This exhibition about life and mortality is a one-time collaboration between Oude Kerk
and Humanistisch Verbond. Curator Nina Folkersma selected new and existing works of eight nationally and internationally renowned artists: Danielle van Ark (NL, 1974), Michaël Borremans (BE, 1963), Stan Brakhage (US, 1933-2003), Amie Dicke (NL, 1978) Folkert de Jong (NL, 1972), Job Koelewijn (NL, 1962), Muntean / Rosenblum (AT & S, 1962) and Yehudit Sasportas (IS 1969). Four of them made new work especially for this exhibition.
Strength and fragility
Once in a Lifetime enables the visitor to think about life. Dealing with our own mortality is not at all easy but the awareness of this finitude is also a privilege and a source of strength. Our existence becomes meaningful precisely because it is fleeting. Which traces do you leave behind? How do you deal with the time that has been given? Flemish writer David Reybrouck states: "It is about that moment, the realization that this fragile beauty is created, utterly vulnerable and unrepeatable (...)". This idea functions as the core of the exhibition.
The exhibition consists of a carefully selected combination of existing and new works, ranging from paintings, sculptures and spatial installations to film and video works. As a whole, the exhibition offers a range of perspectives and reflections on the mystery of life and death. For instance, the American filmmaker Stan Brakhage shows us the birth of his first child in an equally raw and intimate film. Yehudit Sasportas immerses the viewer in a video installation of an apocalyptic landscape that evokes unconscious feelings of loss and anxiety. The space of Oude Kerk challenges to take on an experimental way of presenting, where the art works interact with the religious symbolism, history and architecture of the building. Dutch artist Job Koelewijn makes a new work especially for the exhibition: a sea of colourful, fragrant flowers on the gravestones floor of Oude Kerk in memory of the dead who are buried here for centuries.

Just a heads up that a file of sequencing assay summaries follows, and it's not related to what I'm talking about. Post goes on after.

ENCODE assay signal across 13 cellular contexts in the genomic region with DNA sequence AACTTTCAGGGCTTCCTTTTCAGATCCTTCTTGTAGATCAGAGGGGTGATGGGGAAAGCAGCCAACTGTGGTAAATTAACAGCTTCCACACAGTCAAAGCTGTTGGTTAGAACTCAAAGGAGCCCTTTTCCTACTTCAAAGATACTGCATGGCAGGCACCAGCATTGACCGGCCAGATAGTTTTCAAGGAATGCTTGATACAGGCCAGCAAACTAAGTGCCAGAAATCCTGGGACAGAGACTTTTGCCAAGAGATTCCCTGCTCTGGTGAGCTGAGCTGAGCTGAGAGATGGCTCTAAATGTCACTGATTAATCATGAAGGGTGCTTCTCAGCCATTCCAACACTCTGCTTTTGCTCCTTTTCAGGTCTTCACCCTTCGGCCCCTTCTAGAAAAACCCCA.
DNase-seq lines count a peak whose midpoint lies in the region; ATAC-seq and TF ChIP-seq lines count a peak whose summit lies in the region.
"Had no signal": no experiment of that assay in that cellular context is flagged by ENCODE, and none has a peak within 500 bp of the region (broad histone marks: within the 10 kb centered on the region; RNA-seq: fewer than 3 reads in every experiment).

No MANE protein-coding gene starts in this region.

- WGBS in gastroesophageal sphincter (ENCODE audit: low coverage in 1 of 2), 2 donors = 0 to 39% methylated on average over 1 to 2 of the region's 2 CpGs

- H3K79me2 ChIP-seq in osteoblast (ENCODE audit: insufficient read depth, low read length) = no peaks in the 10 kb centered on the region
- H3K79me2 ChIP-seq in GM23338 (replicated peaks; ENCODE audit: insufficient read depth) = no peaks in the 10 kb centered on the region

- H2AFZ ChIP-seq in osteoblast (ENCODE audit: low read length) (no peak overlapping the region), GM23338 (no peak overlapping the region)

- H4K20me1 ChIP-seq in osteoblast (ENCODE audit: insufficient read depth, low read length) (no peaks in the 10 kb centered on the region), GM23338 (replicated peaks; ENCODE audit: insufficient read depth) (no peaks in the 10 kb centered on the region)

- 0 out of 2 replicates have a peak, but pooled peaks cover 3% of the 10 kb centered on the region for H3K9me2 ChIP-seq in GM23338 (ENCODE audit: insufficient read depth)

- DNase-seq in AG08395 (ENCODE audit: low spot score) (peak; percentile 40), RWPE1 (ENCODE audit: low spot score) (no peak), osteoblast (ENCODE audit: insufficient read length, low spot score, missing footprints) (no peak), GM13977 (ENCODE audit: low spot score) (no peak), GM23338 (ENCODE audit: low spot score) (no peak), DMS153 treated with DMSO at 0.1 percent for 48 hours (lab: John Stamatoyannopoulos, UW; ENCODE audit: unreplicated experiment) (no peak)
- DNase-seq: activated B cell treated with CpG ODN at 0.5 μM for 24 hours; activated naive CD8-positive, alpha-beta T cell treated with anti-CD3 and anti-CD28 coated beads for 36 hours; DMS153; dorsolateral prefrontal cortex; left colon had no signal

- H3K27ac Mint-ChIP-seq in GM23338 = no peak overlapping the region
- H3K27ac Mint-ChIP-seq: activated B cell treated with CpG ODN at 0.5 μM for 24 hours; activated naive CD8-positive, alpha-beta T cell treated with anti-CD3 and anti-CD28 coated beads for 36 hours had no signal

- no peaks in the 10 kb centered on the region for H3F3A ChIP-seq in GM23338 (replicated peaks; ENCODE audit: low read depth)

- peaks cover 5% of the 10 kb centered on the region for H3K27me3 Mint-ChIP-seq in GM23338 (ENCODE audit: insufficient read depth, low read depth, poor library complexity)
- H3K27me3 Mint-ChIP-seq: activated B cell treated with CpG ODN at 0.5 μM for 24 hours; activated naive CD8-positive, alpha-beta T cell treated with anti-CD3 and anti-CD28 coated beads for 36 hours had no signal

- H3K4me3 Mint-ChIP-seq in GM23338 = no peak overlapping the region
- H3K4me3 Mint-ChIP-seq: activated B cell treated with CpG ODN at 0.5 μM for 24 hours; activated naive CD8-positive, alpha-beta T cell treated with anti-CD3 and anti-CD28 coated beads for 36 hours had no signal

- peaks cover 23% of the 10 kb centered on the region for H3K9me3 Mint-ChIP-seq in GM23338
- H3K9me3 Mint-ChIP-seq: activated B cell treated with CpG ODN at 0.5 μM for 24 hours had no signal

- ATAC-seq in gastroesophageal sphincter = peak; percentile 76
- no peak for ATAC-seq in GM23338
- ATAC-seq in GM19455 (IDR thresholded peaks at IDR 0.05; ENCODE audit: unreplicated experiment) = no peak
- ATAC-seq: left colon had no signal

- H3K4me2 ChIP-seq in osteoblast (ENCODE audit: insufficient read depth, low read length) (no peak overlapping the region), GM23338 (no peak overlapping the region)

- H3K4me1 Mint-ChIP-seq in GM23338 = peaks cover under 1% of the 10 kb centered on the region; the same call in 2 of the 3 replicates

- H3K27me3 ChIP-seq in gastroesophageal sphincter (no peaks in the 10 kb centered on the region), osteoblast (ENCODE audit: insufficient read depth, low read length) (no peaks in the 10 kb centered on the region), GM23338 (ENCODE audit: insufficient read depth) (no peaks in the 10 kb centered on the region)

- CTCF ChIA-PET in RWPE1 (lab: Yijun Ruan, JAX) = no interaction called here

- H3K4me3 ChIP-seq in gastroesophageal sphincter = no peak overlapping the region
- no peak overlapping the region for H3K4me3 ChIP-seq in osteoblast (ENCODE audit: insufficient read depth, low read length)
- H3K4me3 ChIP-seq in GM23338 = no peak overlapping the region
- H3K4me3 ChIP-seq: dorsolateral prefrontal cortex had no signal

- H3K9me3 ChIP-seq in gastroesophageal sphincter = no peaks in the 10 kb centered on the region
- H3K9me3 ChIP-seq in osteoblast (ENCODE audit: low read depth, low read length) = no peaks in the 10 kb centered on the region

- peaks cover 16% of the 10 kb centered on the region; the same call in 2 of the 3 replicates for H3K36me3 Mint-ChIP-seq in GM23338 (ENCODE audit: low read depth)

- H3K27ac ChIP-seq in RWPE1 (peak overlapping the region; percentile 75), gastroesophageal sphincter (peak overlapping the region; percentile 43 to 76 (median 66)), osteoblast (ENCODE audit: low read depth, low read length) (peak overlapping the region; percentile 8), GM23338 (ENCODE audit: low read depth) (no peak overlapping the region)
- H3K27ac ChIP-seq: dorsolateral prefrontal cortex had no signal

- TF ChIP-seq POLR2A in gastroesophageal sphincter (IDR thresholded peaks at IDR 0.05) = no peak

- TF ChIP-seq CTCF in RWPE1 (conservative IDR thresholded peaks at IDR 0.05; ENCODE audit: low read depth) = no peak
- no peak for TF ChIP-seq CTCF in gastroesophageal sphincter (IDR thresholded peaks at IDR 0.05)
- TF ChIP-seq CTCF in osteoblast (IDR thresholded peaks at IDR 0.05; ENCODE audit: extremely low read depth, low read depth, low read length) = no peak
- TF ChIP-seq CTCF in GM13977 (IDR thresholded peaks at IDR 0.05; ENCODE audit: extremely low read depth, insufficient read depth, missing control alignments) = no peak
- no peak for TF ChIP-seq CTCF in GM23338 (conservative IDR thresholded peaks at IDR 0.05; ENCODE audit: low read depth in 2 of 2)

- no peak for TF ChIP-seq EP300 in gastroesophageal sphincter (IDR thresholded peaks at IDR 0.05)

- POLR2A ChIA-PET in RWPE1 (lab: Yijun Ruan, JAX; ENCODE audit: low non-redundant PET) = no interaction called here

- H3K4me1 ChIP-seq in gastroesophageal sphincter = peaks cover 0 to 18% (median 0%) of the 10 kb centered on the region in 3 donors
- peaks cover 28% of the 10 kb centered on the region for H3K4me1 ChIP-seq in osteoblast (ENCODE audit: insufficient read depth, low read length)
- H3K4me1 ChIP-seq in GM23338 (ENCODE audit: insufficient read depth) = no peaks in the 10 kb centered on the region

Heritage, humanism and contemporary art
As oldest building in Amsterdam and a fresh newcomer to the world of contemporary art, Oude Kerk provides a meaningful context for Once in a Lifetime. Visitors entering the imposing stillness of this monument feel irrevocably faced with the passage of time. Through an innovative exhibition program Oude Kerk aims to connect heritage with contemporary art.
With the philosophy of life as focus point, organization Humanistisch Verbond explores the human condition and the way we deal with matters on life and death. And this is not confined to one single source, since humanists draw inspiration from many sources including literature, philosophy and art. In Oude Kerk, a building dominated by religion, the secular ideology of humanism forms an exciting backlight. This unique collaboration between the two organizations is therefore a blatant incitement to deepening and public debate.
In addition to the exhibition, the organizers have compiled an extensive public program that includes walking meetings through the church, lectures, debates, films, workshops and courses. This intensive program invites participants to reflect on the transitory nature of life and its meaning in their daily lives. But beware: Once in a Lifetime is not just about aging and death: impermanence is age transcending, every moment in our lives is indeed transitory, regardless of how old you are.